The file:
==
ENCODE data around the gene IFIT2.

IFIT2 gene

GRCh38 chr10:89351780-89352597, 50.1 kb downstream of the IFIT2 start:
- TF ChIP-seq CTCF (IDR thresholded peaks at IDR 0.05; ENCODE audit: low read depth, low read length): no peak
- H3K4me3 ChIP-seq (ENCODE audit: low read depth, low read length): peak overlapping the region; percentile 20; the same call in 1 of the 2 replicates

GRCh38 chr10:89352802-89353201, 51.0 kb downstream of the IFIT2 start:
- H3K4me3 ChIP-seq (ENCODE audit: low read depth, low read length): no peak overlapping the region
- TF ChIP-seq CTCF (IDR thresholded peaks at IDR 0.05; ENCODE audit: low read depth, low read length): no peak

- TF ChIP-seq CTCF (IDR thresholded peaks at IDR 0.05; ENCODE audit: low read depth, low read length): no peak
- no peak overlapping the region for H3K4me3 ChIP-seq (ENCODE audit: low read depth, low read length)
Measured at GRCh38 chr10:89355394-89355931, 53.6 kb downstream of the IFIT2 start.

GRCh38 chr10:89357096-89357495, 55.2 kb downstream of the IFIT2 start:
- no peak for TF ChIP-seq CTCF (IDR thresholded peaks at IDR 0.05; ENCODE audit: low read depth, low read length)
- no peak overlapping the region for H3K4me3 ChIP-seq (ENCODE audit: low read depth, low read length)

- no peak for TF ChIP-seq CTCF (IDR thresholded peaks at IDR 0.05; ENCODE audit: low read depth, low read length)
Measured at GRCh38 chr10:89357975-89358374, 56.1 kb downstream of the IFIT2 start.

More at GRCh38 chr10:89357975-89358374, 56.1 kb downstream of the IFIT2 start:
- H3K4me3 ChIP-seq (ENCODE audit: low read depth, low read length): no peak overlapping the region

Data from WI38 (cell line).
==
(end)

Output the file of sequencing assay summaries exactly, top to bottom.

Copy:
ENCODE data around the gene IFIT2.

IFIT2 gene

GRCh38 chr10:89351780-89352597, 50.1 kb downstream of the IFIT2 start:
- TF ChIP-seq CTCF (IDR thresholded peaks at IDR 0.05; ENCODE audit: low read depth, low read length): no peak
- H3K4me3 ChIP-seq (ENCODE audit: low read depth, low read length): peak overlapping the region; percentile 20; the same call in 1 of the 2 replicates

GRCh38 chr10:89352802-89353201, 51.0 kb downstream of the IFIT2 start:
- H3K4me3 ChIP-seq (ENCODE audit: low read depth, low read length): no peak overlapping the region
- TF ChIP-seq CTCF (IDR thresholded peaks at IDR 0.05; ENCODE audit: low read depth, low read length): no peak

- TF ChIP-seq CTCF (IDR thresholded peaks at IDR 0.05; ENCODE audit: low read depth, low read length): no peak
- no peak overlapping the region for H3K4me3 ChIP-seq (ENCODE audit: low read depth, low read length)
Measured at GRCh38 chr10:89355394-89355931, 53.6 kb downstream of the IFIT2 start.

GRCh38 chr10:89357096-89357495, 55.2 kb downstream of the IFIT2 start:
- no peak for TF ChIP-seq CTCF (IDR thresholded peaks at IDR 0.05; ENCODE audit: low read depth, low read length)
- no peak overlapping the region for H3K4me3 ChIP-seq (ENCODE audit: low read depth, low read length)

- no peak for TF ChIP-seq CTCF (IDR thresholded peaks at IDR 0.05; ENCODE audit: low read depth, low read length)
Measured at GRCh38 chr10:89357975-89358374, 56.1 kb downstream of the IFIT2 start.

More at GRCh38 chr10:89357975-89358374, 56.1 kb downstream of the IFIT2 start:
- H3K4me3 ChIP-seq (ENCODE audit: low read depth, low read length): no peak overlapping the region

Data from WI38 (cell line).